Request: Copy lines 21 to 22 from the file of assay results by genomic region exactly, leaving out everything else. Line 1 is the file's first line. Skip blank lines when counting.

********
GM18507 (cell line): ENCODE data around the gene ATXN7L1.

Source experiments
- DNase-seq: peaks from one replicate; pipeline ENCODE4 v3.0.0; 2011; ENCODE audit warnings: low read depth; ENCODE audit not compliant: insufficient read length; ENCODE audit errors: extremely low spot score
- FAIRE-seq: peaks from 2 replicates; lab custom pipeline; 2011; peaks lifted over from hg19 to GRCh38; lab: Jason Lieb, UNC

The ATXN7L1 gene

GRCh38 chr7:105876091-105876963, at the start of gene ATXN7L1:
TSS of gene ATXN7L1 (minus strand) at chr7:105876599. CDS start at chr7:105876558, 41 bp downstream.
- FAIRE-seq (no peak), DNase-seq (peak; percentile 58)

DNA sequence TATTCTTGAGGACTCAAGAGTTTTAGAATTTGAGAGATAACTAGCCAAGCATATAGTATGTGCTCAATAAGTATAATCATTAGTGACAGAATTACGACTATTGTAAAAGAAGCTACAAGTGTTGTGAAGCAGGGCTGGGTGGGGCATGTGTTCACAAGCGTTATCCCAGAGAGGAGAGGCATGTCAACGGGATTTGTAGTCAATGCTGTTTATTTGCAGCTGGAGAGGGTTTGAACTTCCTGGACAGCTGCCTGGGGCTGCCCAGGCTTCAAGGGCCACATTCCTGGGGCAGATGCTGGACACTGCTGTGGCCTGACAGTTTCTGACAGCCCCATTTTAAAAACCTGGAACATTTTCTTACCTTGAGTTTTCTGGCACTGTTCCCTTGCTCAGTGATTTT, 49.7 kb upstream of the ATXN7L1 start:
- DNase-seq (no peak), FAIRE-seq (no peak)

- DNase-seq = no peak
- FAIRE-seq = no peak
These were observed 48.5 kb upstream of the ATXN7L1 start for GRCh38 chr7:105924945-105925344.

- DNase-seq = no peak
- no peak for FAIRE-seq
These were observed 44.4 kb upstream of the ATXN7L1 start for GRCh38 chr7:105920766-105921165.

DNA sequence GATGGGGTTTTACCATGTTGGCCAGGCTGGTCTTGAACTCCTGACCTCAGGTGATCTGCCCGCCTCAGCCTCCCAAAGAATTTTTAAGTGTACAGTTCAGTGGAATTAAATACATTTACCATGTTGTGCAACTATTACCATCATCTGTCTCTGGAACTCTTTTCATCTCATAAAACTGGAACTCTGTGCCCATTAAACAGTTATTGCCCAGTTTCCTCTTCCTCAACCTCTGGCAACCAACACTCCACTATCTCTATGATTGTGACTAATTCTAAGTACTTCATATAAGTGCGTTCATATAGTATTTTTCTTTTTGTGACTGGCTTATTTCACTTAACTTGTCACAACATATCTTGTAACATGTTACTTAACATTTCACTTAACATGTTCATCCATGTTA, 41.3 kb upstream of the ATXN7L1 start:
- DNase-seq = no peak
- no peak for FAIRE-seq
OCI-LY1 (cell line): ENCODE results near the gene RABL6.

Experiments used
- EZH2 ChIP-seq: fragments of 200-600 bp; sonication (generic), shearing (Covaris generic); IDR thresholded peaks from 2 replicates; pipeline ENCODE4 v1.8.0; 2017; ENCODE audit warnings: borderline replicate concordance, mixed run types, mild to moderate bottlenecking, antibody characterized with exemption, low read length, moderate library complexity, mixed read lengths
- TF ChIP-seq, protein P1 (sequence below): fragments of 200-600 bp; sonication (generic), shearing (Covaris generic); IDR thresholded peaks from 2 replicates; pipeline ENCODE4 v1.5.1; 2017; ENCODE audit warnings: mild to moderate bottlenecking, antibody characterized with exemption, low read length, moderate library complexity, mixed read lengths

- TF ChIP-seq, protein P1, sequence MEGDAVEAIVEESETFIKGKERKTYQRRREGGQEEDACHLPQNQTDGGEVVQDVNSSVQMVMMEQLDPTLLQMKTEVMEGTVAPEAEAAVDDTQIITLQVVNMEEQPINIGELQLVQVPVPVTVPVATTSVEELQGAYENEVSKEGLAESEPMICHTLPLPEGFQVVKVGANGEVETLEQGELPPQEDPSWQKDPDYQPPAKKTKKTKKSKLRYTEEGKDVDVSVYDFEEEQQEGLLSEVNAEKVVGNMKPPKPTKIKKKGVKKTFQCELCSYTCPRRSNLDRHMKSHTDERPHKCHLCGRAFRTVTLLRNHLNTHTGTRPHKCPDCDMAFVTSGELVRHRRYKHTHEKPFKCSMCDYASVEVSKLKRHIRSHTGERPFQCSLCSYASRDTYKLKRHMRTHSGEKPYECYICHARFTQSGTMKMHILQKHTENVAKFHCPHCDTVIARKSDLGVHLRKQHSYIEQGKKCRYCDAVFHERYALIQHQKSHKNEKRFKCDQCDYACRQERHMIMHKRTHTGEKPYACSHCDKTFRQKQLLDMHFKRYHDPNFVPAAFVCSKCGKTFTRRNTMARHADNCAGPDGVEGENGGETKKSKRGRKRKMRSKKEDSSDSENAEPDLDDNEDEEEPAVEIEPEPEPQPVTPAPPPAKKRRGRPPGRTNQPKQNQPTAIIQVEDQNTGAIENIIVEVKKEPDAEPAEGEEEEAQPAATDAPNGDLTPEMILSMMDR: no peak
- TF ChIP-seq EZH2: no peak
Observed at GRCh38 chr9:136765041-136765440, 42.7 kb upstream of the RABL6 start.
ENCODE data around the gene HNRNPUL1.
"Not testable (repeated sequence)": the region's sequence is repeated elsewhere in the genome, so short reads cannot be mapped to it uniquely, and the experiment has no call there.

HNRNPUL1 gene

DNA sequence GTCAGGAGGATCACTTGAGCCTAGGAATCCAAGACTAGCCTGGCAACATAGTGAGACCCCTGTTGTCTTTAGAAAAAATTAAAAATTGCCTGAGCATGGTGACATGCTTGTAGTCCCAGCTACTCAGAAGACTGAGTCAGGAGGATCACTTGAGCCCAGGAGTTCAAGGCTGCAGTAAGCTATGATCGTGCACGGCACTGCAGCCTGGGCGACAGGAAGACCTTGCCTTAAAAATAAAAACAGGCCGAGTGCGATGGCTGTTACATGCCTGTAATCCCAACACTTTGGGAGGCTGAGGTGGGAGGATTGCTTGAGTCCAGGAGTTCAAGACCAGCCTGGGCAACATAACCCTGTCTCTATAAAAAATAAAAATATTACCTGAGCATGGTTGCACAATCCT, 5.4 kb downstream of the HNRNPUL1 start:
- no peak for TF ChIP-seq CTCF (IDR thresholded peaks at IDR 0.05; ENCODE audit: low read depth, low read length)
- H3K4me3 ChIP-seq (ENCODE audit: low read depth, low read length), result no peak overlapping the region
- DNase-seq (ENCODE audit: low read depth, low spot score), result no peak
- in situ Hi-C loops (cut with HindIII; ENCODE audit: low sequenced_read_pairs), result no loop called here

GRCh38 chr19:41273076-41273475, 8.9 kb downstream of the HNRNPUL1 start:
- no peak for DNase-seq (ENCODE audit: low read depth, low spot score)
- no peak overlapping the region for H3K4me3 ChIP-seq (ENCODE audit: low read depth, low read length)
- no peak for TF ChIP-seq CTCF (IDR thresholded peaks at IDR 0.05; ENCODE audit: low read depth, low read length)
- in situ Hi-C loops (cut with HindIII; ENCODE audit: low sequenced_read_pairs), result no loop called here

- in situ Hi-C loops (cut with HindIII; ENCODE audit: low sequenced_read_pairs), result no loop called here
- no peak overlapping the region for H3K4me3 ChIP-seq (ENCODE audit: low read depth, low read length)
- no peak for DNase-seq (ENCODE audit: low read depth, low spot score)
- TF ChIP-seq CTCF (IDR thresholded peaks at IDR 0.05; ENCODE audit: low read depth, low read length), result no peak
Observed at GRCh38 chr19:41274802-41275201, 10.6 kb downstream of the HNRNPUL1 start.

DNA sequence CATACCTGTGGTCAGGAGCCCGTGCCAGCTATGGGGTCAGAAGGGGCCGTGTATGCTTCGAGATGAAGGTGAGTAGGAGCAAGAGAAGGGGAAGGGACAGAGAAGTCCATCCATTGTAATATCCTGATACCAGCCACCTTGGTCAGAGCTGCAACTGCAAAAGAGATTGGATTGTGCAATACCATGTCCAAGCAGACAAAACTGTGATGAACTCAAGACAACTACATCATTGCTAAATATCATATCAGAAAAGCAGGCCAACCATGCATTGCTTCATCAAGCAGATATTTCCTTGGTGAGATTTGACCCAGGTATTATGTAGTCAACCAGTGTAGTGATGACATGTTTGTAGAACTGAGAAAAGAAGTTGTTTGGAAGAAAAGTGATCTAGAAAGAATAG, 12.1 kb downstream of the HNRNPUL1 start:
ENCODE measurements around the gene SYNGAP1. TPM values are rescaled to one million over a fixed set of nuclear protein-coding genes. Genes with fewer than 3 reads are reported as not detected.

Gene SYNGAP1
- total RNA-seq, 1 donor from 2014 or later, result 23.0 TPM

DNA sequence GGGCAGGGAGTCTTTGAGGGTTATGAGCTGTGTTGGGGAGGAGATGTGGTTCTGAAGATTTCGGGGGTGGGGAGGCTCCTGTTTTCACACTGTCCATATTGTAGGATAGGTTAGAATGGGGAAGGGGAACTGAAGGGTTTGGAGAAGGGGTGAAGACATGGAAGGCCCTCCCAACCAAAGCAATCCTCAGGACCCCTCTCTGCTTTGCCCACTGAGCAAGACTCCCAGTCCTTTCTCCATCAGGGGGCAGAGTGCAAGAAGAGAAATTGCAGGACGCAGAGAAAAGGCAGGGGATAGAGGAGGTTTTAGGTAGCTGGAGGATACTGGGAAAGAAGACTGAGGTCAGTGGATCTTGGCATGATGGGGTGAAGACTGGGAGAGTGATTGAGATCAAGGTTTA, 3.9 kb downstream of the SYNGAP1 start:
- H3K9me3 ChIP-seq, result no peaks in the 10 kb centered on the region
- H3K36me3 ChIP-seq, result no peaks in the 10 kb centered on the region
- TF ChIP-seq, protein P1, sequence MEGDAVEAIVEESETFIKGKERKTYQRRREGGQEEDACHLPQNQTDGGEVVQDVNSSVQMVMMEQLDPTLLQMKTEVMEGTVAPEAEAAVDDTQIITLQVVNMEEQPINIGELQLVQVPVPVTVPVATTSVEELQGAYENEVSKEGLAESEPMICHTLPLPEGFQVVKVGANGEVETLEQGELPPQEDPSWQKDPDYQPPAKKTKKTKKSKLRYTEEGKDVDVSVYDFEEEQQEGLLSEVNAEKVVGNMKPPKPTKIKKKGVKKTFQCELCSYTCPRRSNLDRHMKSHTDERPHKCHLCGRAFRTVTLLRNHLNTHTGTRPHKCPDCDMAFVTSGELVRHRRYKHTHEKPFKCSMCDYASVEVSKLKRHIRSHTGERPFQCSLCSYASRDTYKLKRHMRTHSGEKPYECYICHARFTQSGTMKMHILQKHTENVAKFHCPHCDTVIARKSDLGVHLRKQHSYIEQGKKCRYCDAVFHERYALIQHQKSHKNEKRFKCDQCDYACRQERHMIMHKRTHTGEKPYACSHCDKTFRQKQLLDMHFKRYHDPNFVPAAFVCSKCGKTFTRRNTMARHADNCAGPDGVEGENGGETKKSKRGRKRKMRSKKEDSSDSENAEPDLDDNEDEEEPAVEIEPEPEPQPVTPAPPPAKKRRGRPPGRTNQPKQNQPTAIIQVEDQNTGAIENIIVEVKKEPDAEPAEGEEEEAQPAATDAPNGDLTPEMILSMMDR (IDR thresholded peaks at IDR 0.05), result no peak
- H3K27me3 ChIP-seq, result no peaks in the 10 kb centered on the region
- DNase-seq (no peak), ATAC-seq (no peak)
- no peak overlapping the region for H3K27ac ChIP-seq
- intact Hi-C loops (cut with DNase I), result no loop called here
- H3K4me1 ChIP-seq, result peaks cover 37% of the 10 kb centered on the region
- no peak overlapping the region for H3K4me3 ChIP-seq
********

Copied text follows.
Experiments used
- EZH2 ChIP-seq: fragments of 200-600 bp; sonication (generic), shearing (Covaris generic); IDR thresholded peaks from 2 replicates; pipeline ENCODE4 v1.8.0; 2017; ENCODE audit warnings: borderline replicate concordance, mixed run types, mild to moderate bottlenecking, antibody characterized with exemption, low read length, moderate library complexity, mixed read lengths